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The photo-cycle dynamics of the H44R mutant of the BLUF domain of the transcriptional anti-repressor protein AppA (AppA-H44R) from the non-sulfur anoxyphototropic purple bacterium Rhodobacter sphaeroides is studied in order to gain information on the involvement of His44 in the photo-cyclic mechanism of the AppA BLUF domain and to add information to the involved processes. The amino acid residue histidine at position 44 is replaced by arginine. A 12nm red-shifted signalling state is formed upon blue-light excitation, while in wild-type AppA (AppA-wt) the red-shift is 16nm. The recovery to the receptor dark state is approximately a factor of 2.5 faster (τ rec ≈6.5min) than the recovery of the wild-type counterpart. Extended light exposure of the mutant causes photo-degradation of flavin (mainly free flavin conversion to lumichrome and re-equilibration between free and non-covalently bound flavin) and protein aggregation (showing up as light scattering). No photo-degradation was observed for AppA-wt. The quantum efficiency of signalling-state formation determined by intensity dependent absorption measurements is found to be ϕ s ≈0.3 (for AppA-wt: ϕ s ≈0.24). A two-component single-exponential fluorescence relaxation was observed, which is interpreted as fast fluorescence quenching to an equilibrium value by photo-induced electron transfer followed by slower fluorescence decay due to charge recombination. Based on the experimental findings, an extended photo-cycle model for BLUF domains is proposed.
Roseoflavin (8-dimethylamino-8-demethyl-d-riboflavin) and riboflavin in aqueous and organic solvents are studied by optical absorption spectroscopy, fluorescence spectroscopy, and fluorescence decay kinetics. Solvent polarity dependent absorption shifts are observed. The fluorescence quantum yields are solvent dependent. For roseoflavin the fluorescence decay shows a bi-exponential dependence (ps to sub-ps time constant, and 100ps to a few ns time constant). The roseoflavin photo-dynamics is explained in terms of fast intra-molecular charge transfer (diabatic electron transfer) from the dimethylamino electron donor group to the pteridin carbonyl electron acceptor followed by intra-molecular charge recombination. The fast fluorescence component is due to direct locally-excited-state emission, and the slow fluorescence component is due to delayed locally-excited-state emission and charge transfer state emission. The fluorescence decay of riboflavin is mono-exponential. The S 1 -state potential energy surface is determined by vibronic relaxation and solvation dynamics due to excited-state dipole moment changes (adiabatic optical electron transfer).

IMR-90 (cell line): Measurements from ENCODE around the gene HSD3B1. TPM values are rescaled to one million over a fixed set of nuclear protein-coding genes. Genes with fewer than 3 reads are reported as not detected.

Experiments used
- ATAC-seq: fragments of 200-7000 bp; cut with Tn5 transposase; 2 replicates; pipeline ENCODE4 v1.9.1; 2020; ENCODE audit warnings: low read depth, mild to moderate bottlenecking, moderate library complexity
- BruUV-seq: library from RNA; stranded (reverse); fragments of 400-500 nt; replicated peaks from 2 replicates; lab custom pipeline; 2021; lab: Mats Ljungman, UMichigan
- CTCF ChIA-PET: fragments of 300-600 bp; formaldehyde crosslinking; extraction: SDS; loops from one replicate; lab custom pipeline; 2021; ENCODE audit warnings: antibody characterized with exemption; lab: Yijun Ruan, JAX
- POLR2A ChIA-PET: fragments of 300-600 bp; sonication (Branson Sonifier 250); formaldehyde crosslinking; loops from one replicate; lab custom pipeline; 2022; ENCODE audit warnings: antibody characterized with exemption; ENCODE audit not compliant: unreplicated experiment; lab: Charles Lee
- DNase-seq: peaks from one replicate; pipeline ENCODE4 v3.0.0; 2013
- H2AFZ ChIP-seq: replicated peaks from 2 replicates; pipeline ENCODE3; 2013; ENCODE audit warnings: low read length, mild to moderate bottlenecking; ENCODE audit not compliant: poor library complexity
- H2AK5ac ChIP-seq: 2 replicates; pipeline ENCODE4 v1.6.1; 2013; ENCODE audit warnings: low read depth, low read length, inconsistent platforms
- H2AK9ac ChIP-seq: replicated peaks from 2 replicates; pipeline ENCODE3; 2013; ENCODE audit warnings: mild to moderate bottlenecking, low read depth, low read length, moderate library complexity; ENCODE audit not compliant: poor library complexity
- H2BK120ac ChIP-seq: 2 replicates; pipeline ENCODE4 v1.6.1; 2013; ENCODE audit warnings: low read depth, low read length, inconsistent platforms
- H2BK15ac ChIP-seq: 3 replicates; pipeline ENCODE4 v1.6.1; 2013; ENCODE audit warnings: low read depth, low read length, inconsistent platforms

The wild-type BLUF protein Slr1694 from Synechocystis sp. PCC6803 (BLUF=blue-light sensor using FAD) has flavin adenosine dinucleotide (FAD) as natural cofactor. This light sensor causes positive phototaxis of the marine cyanobacterium. In this study the FAD cofactor of the wild-type Slr1694 was replaced by roseoflavin (RoF) and the roseoflavin derivatives RoFMN and RoFAD during heterologous expression in a riboflavin auxotrophic E. coli strain. An absorption and emission spectroscopic characterization of the cofactor-exchanged-Slr1694 (RoSlr) was carried out both under dark conditions and under illuminated conditions. The behaviour of RoF embedded in RoSlr in aqueous solution at pH 8 is compared with the behaviour of RoF in aqueous solution. The fluorescence of RoF and RoSlr is quenched by photo-induced twisted intra-molecular charge transfer at room temperature with stronger effect for RoF. The fluorescence quenching is diminished at liquid nitrogen temperature. Light exposure of RoSlr causes irreversible conversion of the protein embedded roseoflavins to 8-methylamino-flavins, 8-dimethylamino-lumichrome and 8-methylamino-lumichrome.
The wild-type phototropin protein phot from the green alga Chlamydomonas reinhardtii with the blue-light photoreceptor domains LOV1 and LOV2 has flavin mononucleotide (FMN) as cofactor. For the LOV1-His domain from phot of C. reinhardtii studied here, the FMN chromophore was replaced by roseoflavin monophosphate (8-dimethylamino-8-demethyl-FMN, RoFMN) during heterologous expression in a riboflavin auxotropic Escherichia coli strain. An absorption and emission spectroscopic characterisation of the cofactor exchanged-LOV1-His (RoLOV1) domain was carried out in aqueous pH 8 phosphate buffer.The fluorescence of RoLOV1 is quenched by photo-induced charge transfer at room temperature. The photo-cyclic dynamics of RoLOV1 was observed by blue-light induced hypochromic and bathochromic absorption changes which recover on a minute timescale in the dark. Photo-excited RoFMN is thought to cause reversible protein and cofactor structural changes. Prolonged intense blue-light exposure caused photo-degradation of RoFMN in RoLOV1 to fully reduced flavin and lumichrome derivatives. Photo-cycle schemes of RoLOV1 and LOV1 are presented, and the photo-degradation dynamics of RoLOV1 is discussed.